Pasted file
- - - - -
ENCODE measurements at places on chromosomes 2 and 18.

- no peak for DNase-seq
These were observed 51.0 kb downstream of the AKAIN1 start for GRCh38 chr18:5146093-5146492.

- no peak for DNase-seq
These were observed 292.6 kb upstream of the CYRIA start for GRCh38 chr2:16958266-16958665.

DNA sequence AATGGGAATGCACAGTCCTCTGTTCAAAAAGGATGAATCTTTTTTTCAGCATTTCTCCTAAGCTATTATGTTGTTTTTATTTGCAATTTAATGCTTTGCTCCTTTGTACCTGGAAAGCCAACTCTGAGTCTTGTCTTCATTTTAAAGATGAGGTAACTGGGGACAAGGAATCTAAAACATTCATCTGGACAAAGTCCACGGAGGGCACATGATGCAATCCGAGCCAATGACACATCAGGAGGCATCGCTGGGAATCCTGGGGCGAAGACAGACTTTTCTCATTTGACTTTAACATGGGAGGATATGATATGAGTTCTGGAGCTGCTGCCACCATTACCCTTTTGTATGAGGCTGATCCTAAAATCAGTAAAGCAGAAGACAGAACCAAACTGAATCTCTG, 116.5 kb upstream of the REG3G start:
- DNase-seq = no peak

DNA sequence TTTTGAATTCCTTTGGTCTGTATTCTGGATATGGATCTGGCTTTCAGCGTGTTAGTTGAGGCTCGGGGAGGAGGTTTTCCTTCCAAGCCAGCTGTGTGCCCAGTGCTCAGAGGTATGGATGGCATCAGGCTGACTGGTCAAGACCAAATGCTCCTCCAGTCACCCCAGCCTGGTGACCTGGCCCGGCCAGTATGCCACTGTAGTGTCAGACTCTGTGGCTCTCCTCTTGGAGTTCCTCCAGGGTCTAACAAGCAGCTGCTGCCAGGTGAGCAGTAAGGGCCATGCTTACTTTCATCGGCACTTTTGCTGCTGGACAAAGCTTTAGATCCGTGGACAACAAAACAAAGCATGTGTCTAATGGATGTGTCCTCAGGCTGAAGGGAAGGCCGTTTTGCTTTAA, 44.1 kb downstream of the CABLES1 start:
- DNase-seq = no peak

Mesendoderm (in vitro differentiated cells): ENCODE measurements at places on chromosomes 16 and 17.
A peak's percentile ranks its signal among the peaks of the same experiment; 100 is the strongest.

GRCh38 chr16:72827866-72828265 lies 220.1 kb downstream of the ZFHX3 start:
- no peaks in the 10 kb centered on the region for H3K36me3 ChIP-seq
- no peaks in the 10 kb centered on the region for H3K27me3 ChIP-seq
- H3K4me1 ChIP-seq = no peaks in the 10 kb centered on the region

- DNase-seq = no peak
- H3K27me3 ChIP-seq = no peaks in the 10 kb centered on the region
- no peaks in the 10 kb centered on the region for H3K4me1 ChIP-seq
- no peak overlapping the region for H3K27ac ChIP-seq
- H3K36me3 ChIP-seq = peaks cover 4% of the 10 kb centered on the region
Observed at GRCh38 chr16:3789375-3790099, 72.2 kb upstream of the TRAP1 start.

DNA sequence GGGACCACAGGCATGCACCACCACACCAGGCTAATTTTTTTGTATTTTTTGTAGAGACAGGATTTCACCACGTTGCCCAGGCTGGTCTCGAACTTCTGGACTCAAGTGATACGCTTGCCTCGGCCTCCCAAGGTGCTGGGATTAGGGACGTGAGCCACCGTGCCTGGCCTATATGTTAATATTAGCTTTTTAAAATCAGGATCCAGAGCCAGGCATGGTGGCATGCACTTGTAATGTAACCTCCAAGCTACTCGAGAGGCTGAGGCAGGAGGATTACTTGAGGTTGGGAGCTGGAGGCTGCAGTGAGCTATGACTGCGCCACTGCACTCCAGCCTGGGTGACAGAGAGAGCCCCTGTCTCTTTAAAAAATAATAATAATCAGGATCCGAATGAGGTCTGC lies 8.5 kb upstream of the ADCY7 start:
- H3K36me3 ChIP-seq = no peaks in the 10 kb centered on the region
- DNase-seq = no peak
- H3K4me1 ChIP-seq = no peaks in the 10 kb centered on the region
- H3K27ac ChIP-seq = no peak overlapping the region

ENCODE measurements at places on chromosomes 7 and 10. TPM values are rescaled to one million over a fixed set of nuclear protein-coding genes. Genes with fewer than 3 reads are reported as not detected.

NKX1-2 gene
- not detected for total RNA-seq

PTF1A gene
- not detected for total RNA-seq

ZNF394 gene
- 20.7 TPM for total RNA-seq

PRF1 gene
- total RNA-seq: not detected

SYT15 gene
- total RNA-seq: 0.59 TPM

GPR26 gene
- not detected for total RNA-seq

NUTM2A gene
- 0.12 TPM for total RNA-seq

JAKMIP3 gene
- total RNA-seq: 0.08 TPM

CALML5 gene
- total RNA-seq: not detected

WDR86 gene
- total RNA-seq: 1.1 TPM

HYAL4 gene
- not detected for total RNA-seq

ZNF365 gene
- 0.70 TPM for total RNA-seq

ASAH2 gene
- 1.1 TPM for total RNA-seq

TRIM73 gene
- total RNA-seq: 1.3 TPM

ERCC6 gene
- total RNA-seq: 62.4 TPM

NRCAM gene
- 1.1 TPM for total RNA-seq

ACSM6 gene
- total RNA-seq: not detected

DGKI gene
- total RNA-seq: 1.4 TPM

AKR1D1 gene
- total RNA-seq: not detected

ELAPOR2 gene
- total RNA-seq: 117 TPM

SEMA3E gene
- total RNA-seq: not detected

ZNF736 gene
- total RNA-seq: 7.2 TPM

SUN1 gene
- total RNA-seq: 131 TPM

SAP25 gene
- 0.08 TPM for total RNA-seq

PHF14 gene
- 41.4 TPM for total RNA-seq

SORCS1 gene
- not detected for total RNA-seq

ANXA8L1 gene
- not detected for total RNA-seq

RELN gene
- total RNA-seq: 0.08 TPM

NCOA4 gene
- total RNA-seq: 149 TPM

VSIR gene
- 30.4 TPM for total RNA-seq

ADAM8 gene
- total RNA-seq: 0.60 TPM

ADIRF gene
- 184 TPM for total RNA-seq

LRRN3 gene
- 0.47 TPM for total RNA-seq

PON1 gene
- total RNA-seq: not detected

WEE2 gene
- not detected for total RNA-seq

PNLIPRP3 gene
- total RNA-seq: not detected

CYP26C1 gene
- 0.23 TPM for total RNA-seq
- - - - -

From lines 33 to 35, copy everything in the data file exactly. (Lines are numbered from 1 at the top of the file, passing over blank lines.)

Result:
- 20.7 TPM for total RNA-seq

PRF1 gene
- total RNA-seq: not detected